Micmacs, the latest film from French director Jean-Pierre Jeunet, is a chaotic revenge caper against two evil arms dealers and the world of pain and death they represent. Imbued with the same enchanting sense of joyful whimsy that characterises Delicatessen, A Very Long Engagement and the beguiling classic Amelie, Micmacs blends tragedy and inventive comedy with Jeunet’s beautifully idiosyncratic visual style to produce a quirkily engaging piece of cinema.
The film begins with the derailment of a young boy’s life – a landmine in Morocco kills his father, and his mother is consumed by her grief. Thirty years later a freak accident ends with a renegade bullet lodged in his brain, and now Bazil (Dany Boon), lives on the brink of sudden death. Adrift and searching for meaning in a world of cruel absurdity, he is adopted by a motley cohort of brilliant misfits who live in a labyrinthine warren under a rubbish dump. The head of this ‘family’ is Mama Chow (Yolande Moreau), who presides over the troupe’s bizarre recycling operation. Helped by seven other eccentrics, including a contortionist called Elastic Girl (Julie Ferrier) and Buster the Human Cannonball (Dominique Pinon), Bazil begins to recapture the elusive sense of belonging that he had been robbed of three decades earlier.
When he stumbles across the headquarters of the companies that manufactured the fateful landmine and bullet in his brain, Bazil alights upon his raison d’être. Enlisting his new oddball family he embarks upon an elaborate series of heists, abductions and various other madcap schemes in order to ruin the two companies and the neurotic megalomaniacs who rule them (played with cartoonish verve by Andre Dussollier and Nicolas Marie).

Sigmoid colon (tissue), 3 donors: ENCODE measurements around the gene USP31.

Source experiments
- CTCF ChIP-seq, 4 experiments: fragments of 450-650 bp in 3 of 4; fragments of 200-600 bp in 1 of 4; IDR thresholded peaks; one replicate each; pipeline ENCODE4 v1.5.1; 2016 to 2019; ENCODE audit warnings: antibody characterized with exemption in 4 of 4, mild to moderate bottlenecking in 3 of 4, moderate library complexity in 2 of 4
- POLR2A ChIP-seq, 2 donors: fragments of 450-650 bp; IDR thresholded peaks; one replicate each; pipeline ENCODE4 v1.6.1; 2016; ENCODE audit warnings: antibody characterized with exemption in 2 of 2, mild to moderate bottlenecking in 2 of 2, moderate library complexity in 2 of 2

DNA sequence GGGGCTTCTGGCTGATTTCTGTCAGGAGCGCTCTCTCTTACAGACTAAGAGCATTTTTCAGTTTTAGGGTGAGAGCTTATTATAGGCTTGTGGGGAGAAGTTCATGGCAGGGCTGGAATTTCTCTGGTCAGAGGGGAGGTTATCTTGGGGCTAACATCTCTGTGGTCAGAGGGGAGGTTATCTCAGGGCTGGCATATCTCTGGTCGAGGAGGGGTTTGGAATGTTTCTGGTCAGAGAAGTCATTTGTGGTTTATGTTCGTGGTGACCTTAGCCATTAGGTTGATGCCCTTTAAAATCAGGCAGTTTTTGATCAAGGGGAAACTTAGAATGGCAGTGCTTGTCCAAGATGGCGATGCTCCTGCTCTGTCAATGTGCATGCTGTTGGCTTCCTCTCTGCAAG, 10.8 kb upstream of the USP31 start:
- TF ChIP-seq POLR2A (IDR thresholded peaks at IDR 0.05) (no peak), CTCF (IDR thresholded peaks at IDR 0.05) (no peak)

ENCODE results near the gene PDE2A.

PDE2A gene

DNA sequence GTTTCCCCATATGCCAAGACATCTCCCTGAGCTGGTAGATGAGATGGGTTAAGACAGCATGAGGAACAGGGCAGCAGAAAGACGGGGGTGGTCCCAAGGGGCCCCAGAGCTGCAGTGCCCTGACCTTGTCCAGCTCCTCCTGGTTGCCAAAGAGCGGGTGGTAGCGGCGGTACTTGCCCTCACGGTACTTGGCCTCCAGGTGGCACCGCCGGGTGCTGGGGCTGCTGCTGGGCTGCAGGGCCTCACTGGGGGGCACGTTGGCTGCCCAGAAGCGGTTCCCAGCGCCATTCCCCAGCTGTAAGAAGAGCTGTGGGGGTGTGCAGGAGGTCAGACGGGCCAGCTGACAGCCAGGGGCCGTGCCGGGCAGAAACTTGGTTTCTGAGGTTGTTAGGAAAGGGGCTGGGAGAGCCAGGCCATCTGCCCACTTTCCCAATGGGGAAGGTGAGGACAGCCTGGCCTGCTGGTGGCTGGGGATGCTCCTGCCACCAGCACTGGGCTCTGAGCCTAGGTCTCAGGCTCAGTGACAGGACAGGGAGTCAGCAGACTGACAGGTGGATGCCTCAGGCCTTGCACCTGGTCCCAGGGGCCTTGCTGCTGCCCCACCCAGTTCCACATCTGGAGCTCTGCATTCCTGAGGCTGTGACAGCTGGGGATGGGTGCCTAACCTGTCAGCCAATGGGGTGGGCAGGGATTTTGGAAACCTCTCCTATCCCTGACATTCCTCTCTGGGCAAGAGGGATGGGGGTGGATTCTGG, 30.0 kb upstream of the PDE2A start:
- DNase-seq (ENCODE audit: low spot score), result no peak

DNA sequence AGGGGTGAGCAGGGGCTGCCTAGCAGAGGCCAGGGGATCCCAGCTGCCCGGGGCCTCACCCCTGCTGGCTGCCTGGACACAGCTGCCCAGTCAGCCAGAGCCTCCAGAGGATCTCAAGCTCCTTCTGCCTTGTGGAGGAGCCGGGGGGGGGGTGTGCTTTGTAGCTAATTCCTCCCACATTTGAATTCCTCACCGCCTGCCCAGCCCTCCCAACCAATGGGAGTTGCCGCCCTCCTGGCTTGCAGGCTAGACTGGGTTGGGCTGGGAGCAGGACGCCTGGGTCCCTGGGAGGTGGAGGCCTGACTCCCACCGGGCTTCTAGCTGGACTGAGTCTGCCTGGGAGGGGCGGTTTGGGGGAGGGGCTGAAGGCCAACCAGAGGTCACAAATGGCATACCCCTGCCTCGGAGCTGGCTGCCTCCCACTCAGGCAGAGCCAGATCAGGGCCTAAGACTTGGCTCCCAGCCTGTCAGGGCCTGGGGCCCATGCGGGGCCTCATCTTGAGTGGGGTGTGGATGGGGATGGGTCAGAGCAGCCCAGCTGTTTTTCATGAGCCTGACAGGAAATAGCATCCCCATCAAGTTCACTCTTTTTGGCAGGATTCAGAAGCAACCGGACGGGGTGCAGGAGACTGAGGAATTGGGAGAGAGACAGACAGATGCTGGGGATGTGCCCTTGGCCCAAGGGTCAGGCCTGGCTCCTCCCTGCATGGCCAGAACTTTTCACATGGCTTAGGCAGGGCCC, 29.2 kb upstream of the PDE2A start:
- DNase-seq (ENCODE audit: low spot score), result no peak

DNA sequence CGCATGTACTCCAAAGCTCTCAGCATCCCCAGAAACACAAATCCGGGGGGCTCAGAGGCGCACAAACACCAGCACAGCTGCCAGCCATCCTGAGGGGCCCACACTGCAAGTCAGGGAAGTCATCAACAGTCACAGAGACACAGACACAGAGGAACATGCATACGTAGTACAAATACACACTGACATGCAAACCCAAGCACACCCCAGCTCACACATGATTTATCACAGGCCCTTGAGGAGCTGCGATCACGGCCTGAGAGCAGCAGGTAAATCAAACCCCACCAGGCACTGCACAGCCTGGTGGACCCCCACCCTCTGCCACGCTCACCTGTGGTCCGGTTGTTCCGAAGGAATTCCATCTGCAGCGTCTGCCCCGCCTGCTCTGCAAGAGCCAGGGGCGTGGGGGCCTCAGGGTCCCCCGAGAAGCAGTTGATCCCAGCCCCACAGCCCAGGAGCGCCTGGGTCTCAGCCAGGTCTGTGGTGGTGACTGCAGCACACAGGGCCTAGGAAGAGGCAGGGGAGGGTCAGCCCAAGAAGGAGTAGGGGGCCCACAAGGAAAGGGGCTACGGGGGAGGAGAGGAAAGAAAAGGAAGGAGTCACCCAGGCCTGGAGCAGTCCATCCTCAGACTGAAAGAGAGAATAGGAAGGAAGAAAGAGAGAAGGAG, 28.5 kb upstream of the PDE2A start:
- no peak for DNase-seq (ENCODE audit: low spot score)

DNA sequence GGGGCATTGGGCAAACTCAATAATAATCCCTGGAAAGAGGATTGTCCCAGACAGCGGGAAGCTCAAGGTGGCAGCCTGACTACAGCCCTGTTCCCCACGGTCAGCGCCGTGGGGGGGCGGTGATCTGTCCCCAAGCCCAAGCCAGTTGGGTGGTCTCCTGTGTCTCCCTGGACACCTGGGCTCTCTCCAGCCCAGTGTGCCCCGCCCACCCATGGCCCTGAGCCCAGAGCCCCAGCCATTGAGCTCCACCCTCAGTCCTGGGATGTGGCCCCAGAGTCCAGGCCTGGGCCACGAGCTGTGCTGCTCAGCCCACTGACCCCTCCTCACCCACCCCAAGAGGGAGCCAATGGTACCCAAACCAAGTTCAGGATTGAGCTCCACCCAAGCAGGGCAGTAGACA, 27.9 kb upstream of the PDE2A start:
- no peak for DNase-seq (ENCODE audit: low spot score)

Chance, or fate, plays a large role in Jeunet’s cinematic visions, and much of the narrative in Micmacs is propelled by convoluted sequences of isolated events which, taken as a whole, have the power to make a magical day or doubly derail a life. Jeunet’s attention to the kooky minutiae of everyday life is present in every frame of the film, and his use of imaginative humour is similarly sophisticated. Drawing upon the comedic legacy of Charlie Chaplin, Buster Keaton and Jacques Tati, Jeunet concocts cleverly paced sequences of slapstick that are inventive, visually dazzling and spectacular in scale.
French comedian Dany Boon is brilliantly cast as the hapless Bazil. Whether he is squeezing La vache qui rit cheese into his mouth with childlike enthusiasm, having mime-offs with youths or feeding yet another microphone down a chimney, Boon brings a magnetism and sincere pathos to the screen. The rest of the cast inhabit their wacky roles with an infectious sense of mirth, and their cheerful exploits, combined with Raphael Beau’s original score, have an amusing air of circus-style abandon to them.
If in the latter half of the film the screenplay grows a little confusing, with an overabundance of tertiary characters and ever more convoluted gags, the charm and spirit of joy that permeates the hullabaloo is enough to warrant our forgiveness. If the film’s politics can seem a trifle forced and naïve, the exquisite use of saturated colour and overall visual appeal of the film more than make up for it.
Micmacs is bold, original and steeped in fun. It entices us into a magical cinematic universe where innocent goodness triumphs over evil duplicity, where romance blossoms amidst the brilliant misfits and refuse. This is Jean-Pierre Jeunet’s universe, and it is a wonderful muddle.
Ken Knight is a Melbourne-based writer.